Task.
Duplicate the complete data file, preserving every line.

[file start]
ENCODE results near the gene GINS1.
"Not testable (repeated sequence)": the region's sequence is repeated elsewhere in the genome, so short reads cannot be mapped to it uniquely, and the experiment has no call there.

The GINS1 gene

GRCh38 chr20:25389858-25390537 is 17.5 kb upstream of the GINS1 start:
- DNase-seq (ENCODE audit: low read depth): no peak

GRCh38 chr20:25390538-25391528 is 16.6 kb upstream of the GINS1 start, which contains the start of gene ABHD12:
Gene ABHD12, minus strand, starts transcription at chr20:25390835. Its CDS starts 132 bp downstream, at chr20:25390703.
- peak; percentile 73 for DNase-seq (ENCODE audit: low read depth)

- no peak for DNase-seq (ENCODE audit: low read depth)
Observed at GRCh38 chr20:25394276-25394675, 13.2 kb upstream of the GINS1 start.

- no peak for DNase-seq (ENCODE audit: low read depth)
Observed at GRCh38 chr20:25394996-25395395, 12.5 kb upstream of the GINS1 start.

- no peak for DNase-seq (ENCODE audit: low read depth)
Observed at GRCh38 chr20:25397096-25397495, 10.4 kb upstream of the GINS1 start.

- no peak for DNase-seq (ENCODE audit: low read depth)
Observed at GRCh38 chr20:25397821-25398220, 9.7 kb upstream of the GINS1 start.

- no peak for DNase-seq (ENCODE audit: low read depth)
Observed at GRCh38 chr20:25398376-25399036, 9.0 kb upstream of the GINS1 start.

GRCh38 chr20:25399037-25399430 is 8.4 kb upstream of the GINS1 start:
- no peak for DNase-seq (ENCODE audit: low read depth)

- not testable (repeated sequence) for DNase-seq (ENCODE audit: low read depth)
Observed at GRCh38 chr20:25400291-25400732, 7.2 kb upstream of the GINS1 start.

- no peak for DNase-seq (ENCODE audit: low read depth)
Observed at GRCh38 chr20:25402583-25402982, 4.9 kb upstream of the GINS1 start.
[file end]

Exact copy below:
ENCODE results near the gene GINS1.
"Not testable (repeated sequence)": the region's sequence is repeated elsewhere in the genome, so short reads cannot be mapped to it uniquely, and the experiment has no call there.

The GINS1 gene

GRCh38 chr20:25389858-25390537 is 17.5 kb upstream of the GINS1 start:
- DNase-seq (ENCODE audit: low read depth): no peak

GRCh38 chr20:25390538-25391528 is 16.6 kb upstream of the GINS1 start, which contains the start of gene ABHD12:
Gene ABHD12, minus strand, starts transcription at chr20:25390835. Its CDS starts 132 bp downstream, at chr20:25390703.
- peak; percentile 73 for DNase-seq (ENCODE audit: low read depth)

- no peak for DNase-seq (ENCODE audit: low read depth)
Observed at GRCh38 chr20:25394276-25394675, 13.2 kb upstream of the GINS1 start.

- no peak for DNase-seq (ENCODE audit: low read depth)
Observed at GRCh38 chr20:25394996-25395395, 12.5 kb upstream of the GINS1 start.

- no peak for DNase-seq (ENCODE audit: low read depth)
Observed at GRCh38 chr20:25397096-25397495, 10.4 kb upstream of the GINS1 start.

- no peak for DNase-seq (ENCODE audit: low read depth)
Observed at GRCh38 chr20:25397821-25398220, 9.7 kb upstream of the GINS1 start.

- no peak for DNase-seq (ENCODE audit: low read depth)
Observed at GRCh38 chr20:25398376-25399036, 9.0 kb upstream of the GINS1 start.

GRCh38 chr20:25399037-25399430 is 8.4 kb upstream of the GINS1 start:
- no peak for DNase-seq (ENCODE audit: low read depth)

- not testable (repeated sequence) for DNase-seq (ENCODE audit: low read depth)
Observed at GRCh38 chr20:25400291-25400732, 7.2 kb upstream of the GINS1 start.

- no peak for DNase-seq (ENCODE audit: low read depth)
Observed at GRCh38 chr20:25402583-25402982, 4.9 kb upstream of the GINS1 start.